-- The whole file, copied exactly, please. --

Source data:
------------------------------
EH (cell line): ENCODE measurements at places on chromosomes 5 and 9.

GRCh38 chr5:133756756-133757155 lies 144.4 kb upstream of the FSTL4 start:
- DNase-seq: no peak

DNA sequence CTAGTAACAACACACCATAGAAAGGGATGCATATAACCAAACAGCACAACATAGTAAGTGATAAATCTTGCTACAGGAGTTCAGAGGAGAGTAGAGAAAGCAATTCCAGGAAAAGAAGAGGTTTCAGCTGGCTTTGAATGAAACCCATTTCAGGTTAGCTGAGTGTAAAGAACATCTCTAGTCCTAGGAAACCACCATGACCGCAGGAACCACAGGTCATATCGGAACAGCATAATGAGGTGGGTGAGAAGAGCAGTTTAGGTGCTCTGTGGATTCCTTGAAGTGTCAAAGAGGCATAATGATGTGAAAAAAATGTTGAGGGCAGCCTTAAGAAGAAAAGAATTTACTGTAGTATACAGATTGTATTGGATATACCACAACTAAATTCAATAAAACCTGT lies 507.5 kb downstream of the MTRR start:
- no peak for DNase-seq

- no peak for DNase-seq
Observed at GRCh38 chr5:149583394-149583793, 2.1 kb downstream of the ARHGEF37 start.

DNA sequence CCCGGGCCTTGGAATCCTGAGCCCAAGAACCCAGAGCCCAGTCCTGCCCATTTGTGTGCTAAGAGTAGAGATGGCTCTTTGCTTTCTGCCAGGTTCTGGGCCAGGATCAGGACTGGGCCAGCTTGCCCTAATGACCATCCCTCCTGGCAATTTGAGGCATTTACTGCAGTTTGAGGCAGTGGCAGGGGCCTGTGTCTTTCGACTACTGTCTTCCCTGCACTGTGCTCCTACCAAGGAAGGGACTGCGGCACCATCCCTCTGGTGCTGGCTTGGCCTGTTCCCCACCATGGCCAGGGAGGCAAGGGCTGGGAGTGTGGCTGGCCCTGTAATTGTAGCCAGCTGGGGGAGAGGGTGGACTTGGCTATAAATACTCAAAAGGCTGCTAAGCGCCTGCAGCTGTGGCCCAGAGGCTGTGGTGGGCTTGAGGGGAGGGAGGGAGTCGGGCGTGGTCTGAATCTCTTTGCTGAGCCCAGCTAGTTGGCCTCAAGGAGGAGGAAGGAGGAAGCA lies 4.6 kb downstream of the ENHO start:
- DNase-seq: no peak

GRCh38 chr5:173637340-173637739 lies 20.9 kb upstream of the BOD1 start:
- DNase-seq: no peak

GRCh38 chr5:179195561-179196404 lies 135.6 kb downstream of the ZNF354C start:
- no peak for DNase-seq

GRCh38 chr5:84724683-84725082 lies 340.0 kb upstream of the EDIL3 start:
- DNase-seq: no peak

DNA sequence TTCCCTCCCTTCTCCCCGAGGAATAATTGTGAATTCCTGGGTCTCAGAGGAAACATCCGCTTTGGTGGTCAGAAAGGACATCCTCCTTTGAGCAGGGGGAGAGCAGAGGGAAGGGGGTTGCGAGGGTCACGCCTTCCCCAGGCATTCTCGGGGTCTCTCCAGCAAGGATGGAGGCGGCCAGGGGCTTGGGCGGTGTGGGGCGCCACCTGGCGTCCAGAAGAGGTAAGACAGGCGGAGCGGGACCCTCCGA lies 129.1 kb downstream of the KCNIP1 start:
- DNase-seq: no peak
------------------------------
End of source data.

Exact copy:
EH (cell line): ENCODE measurements at places on chromosomes 5 and 9.

GRCh38 chr5:133756756-133757155 lies 144.4 kb upstream of the FSTL4 start:
- DNase-seq: no peak

DNA sequence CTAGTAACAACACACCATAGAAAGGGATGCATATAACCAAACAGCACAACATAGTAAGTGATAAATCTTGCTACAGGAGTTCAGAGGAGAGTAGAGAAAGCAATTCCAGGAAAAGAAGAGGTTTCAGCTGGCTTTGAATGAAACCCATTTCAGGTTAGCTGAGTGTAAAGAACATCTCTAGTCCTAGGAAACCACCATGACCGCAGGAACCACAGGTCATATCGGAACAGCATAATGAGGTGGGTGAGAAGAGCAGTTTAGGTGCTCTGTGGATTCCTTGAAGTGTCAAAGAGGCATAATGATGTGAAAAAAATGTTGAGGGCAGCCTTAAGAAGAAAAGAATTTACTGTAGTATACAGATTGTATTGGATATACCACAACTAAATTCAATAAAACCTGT lies 507.5 kb downstream of the MTRR start:
- no peak for DNase-seq

- no peak for DNase-seq
Observed at GRCh38 chr5:149583394-149583793, 2.1 kb downstream of the ARHGEF37 start.

DNA sequence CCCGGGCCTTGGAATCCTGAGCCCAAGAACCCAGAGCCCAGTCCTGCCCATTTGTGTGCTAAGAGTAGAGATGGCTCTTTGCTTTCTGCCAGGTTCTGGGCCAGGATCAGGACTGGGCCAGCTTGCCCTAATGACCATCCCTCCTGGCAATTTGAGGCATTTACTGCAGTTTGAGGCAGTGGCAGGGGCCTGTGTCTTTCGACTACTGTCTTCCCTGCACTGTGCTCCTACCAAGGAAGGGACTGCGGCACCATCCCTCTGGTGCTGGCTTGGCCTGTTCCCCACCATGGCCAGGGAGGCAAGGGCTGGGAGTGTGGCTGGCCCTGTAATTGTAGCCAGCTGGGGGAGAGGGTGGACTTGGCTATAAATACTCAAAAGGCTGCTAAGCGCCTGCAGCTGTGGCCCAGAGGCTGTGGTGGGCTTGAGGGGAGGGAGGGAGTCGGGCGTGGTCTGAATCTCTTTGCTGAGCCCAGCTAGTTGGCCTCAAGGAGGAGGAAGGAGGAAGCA lies 4.6 kb downstream of the ENHO start:
- DNase-seq: no peak

GRCh38 chr5:173637340-173637739 lies 20.9 kb upstream of the BOD1 start:
- DNase-seq: no peak

GRCh38 chr5:179195561-179196404 lies 135.6 kb downstream of the ZNF354C start:
- no peak for DNase-seq

GRCh38 chr5:84724683-84725082 lies 340.0 kb upstream of the EDIL3 start:
- DNase-seq: no peak

DNA sequence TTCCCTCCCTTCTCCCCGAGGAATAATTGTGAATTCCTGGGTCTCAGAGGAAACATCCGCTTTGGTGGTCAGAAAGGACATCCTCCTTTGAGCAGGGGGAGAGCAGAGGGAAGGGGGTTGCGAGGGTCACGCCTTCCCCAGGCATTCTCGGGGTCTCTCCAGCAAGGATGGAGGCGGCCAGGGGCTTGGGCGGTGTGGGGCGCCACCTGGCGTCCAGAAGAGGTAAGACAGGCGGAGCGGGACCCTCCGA lies 129.1 kb downstream of the KCNIP1 start:
- DNase-seq: no peak